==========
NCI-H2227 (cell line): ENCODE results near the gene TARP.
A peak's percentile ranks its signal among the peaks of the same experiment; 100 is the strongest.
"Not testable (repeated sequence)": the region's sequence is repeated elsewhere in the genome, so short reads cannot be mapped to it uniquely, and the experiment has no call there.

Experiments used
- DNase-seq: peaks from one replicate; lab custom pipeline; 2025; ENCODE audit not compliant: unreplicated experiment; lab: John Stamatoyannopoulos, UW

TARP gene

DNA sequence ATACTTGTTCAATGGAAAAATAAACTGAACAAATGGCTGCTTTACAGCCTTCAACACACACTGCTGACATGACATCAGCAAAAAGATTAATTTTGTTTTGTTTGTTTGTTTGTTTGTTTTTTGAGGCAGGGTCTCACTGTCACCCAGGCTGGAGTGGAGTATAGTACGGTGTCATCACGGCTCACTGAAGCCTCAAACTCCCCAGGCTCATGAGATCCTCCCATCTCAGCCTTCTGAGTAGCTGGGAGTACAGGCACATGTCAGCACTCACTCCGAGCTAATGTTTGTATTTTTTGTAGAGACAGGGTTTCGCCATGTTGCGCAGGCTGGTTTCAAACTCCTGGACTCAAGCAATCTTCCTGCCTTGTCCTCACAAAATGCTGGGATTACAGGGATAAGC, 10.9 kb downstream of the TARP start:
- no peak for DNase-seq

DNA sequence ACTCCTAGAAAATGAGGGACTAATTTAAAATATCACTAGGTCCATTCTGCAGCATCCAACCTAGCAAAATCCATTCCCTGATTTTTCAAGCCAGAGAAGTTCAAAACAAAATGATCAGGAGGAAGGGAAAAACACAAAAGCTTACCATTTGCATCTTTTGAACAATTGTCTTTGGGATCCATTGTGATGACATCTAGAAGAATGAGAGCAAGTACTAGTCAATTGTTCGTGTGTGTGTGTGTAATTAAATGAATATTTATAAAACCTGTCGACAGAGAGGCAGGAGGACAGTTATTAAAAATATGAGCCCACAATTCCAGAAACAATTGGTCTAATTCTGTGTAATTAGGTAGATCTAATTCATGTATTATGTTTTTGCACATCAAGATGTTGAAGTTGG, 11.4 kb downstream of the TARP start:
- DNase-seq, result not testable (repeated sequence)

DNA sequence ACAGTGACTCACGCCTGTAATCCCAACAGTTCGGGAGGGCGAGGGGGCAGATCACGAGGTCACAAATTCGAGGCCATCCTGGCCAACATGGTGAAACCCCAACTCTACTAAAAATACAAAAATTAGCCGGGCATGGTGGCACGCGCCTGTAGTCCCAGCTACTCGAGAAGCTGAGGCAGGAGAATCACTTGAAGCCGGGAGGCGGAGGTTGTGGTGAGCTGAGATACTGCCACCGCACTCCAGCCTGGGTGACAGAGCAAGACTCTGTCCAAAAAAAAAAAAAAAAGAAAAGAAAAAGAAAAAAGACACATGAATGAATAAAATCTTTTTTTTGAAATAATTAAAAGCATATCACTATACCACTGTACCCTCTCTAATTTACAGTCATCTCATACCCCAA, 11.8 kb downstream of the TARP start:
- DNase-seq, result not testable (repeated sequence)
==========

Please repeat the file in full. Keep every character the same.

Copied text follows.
NCI-H2227 (cell line): ENCODE results near the gene TARP.
A peak's percentile ranks its signal among the peaks of the same experiment; 100 is the strongest.
"Not testable (repeated sequence)": the region's sequence is repeated elsewhere in the genome, so short reads cannot be mapped to it uniquely, and the experiment has no call there.

Experiments used
- DNase-seq: peaks from one replicate; lab custom pipeline; 2025; ENCODE audit not compliant: unreplicated experiment; lab: John Stamatoyannopoulos, UW

TARP gene

DNA sequence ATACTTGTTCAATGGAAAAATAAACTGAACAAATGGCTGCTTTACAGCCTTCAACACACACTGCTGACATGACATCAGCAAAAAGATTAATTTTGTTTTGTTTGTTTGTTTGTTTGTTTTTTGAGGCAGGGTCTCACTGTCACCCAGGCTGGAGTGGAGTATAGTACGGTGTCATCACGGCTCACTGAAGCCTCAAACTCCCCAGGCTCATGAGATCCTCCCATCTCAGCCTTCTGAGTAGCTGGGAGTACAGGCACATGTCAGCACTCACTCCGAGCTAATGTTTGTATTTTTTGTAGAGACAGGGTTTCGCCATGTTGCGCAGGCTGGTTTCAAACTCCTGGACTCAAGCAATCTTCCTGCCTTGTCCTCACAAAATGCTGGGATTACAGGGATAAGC, 10.9 kb downstream of the TARP start:
- no peak for DNase-seq

DNA sequence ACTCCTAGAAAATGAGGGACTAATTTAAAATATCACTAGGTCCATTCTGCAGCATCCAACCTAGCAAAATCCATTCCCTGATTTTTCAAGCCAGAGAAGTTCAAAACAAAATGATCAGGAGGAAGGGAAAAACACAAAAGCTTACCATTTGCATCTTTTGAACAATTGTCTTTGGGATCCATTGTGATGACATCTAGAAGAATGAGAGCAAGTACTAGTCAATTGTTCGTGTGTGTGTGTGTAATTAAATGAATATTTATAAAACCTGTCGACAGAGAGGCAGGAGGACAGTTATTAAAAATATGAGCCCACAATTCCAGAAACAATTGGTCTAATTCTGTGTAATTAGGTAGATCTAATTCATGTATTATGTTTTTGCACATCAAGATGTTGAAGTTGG, 11.4 kb downstream of the TARP start:
- DNase-seq, result not testable (repeated sequence)

DNA sequence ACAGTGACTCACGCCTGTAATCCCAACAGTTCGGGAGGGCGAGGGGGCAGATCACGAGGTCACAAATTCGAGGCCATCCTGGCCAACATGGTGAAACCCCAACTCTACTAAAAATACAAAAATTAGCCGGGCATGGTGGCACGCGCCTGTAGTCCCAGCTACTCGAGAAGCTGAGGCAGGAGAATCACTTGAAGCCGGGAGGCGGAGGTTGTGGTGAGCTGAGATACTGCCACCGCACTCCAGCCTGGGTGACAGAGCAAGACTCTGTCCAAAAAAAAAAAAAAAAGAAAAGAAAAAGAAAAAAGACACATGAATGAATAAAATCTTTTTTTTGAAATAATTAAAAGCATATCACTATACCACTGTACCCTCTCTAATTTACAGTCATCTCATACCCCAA, 11.8 kb downstream of the TARP start:
- DNase-seq, result not testable (repeated sequence)